What Does Filing Personal Bankruptcy Mean If You’re Married?

If you’re married, and you’re thinking about filing for bankruptcy, it’s natural to have questions about how your financial situation will impact your partner.

In 2019, there are over 14 million married people living in Canada.

It’s understandable to assume that debts are shared when you say ‘I do,’ but this is not always the case.

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What does filing personal bankruptcy mean if you’re married?

For many people facing bankruptcy, their first thought will be to protect their spouse and children.

Polls suggest that half of Canadians have lied to their partner about money, and almost 20% of couples argue about money at least once a week.

The impact of bankruptcy will depend largely on who is responsible for the debt.

Personal debts

If you have personal debts, these remain your responsibility, regardless of your marital status.

If you take out a loan in your name, for example, you alone are responsible for making repayments.

When filing for bankruptcy, this particular debt would not impact your partner in any way.

If you file for bankruptcy, and all your debts are personal, rather than joint debts, your spouse will not be affected.

Your husband or wife will not be required to pay back your debts and their credit rating should not decrease.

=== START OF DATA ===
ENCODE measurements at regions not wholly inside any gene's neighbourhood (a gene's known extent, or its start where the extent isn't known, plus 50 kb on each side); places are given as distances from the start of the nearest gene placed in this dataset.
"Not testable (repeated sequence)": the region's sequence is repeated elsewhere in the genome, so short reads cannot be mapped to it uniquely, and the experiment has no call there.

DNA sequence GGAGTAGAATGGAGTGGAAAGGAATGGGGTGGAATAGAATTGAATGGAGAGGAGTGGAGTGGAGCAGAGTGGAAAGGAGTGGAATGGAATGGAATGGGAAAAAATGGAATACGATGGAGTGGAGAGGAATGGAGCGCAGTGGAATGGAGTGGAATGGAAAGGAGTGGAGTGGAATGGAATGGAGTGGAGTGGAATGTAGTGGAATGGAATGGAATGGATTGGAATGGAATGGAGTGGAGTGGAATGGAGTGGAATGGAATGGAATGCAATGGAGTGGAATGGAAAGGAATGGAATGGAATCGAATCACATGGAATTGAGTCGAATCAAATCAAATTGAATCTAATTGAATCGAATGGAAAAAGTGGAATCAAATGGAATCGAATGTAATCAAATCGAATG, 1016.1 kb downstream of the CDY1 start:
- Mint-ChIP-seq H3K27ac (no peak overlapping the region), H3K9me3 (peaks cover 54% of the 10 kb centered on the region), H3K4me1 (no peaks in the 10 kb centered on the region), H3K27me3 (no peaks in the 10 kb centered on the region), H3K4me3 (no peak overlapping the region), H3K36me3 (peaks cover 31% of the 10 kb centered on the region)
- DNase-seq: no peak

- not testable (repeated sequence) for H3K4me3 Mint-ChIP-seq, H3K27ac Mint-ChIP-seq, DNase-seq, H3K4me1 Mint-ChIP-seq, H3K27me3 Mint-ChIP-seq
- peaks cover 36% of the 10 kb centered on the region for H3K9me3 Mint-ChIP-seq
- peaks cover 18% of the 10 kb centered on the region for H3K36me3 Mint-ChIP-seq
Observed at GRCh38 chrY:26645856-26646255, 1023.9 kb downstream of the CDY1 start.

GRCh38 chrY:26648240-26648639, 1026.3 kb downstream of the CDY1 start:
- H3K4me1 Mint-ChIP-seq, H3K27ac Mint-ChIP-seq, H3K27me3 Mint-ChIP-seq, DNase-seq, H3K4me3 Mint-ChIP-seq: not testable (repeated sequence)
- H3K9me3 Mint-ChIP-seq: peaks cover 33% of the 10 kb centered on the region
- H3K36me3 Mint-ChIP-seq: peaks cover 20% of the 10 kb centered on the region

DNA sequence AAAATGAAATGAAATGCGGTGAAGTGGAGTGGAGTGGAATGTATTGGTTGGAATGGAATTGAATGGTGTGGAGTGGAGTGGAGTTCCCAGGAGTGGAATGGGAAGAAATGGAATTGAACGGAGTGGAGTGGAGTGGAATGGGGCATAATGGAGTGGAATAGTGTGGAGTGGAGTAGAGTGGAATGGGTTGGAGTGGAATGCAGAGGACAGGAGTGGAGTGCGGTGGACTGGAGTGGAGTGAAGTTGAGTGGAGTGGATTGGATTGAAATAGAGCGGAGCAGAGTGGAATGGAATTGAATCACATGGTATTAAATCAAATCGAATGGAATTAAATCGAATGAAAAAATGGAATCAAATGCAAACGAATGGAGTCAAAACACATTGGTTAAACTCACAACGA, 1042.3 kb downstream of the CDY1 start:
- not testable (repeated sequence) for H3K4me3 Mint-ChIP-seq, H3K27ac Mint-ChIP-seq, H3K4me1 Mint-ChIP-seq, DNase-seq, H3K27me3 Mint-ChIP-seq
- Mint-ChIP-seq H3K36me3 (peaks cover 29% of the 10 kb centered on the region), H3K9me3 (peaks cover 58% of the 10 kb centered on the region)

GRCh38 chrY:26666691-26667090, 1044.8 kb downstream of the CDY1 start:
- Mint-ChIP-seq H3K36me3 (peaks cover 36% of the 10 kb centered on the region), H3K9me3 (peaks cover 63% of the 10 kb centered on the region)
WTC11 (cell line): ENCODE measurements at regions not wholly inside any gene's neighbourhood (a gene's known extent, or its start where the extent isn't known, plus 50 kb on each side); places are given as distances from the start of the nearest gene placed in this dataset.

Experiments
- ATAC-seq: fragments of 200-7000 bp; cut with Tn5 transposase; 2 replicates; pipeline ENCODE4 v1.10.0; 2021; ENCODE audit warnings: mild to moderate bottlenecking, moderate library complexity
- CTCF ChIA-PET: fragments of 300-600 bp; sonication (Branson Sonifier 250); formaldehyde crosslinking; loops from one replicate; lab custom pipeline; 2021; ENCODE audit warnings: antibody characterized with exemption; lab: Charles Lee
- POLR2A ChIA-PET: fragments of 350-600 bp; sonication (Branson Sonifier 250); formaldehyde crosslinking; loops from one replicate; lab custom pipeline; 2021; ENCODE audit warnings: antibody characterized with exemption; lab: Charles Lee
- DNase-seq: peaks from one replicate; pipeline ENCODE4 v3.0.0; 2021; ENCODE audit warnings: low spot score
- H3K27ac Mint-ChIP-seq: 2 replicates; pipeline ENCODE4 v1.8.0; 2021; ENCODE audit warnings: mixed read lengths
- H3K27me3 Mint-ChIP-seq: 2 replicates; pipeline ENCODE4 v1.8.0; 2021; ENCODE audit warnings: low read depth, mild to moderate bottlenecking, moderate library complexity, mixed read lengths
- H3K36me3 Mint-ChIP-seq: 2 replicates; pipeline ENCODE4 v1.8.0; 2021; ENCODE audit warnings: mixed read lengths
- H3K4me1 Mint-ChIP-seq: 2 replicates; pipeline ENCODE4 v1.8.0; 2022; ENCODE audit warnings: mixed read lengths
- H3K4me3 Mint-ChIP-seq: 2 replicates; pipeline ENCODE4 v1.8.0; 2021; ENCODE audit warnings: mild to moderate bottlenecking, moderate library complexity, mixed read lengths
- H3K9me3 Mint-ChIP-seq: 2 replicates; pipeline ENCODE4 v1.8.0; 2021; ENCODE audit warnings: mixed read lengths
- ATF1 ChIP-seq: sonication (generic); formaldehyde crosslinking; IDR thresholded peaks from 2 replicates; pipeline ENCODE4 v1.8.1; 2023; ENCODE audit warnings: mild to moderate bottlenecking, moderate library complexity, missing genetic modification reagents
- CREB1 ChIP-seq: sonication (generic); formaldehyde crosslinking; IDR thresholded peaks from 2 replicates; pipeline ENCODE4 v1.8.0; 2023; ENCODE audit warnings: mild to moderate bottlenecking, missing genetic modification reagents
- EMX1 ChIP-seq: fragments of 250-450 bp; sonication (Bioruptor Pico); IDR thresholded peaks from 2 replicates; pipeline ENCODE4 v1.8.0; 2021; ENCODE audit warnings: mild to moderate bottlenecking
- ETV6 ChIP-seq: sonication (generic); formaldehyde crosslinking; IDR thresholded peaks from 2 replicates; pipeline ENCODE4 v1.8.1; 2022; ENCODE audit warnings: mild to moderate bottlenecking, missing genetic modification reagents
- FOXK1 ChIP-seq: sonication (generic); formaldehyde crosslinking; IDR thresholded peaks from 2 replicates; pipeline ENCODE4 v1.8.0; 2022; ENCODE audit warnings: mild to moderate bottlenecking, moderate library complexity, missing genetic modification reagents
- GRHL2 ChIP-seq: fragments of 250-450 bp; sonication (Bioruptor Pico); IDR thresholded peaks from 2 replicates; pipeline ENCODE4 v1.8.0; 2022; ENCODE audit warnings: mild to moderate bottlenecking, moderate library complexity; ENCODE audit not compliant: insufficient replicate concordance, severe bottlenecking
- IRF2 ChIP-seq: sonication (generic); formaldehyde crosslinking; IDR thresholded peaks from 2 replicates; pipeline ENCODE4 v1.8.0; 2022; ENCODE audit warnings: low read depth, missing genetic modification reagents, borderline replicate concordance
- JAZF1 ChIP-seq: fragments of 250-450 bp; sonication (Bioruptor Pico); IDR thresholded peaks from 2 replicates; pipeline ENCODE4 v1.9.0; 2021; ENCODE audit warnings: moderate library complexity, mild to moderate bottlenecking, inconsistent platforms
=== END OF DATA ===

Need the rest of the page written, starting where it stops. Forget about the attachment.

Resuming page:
Joint debts

The process of filing for bankruptcy becomes slightly more complex if there are joint debts involved.

If you have outstanding debts, which your spouse has co-signed or provided guarantees for, they will be impacted by your decision to proceed with bankruptcy.

Joint debts are not the sole responsibility of the individual, and creditors have the right to pursue the spouse for repayment of these debts, despite the fact that you will be protected once you have filed for bankruptcy.

It’s common for married couples to have shared debts, including supplementary credit cards.

This is a credit card linked to a main account.

In most cases, supplementary credit cards are considered a joint debt and, therefore, they become the responsibility of the individual who is not being protected by bankruptcy.

What happens if a spouse can’t repay debts?

If you have joint debts, and your spouse cannot afford to cover them on their own, there is a possibility of filing a joint bankruptcy or a joint consumer proposal.

The best thing to do if you find yourself in this situation is to seek expert advice from experienced advisors.

Our team is here to help, and we can help you explore options based on your individual circumstances.

Bankruptcy and divorce

When a couple gets divorced, most assets are split, but this is not true for joint debts.

Debts are not divided between the couple.

Joint debts will continue to be the responsibility of both parties until they are paid off.


If you’re married and you’re having financial troubles, it’s natural to worry about how your situation will affect your spouse.

For more information and expert, tailored advice, don’t hesitate to get in touch.

Canadian Bankruptcies

How to File for Bankruptcy
What is Bankruptcy?
Bankruptcy FAQs
How Does Bankruptcy Work?
What is the Cost of Bankruptcy in Canada?
How to Rebuild Credit Following Bankruptcy
Personal Bankruptcy in Canada
What Debts are Erased in Bankruptcy?

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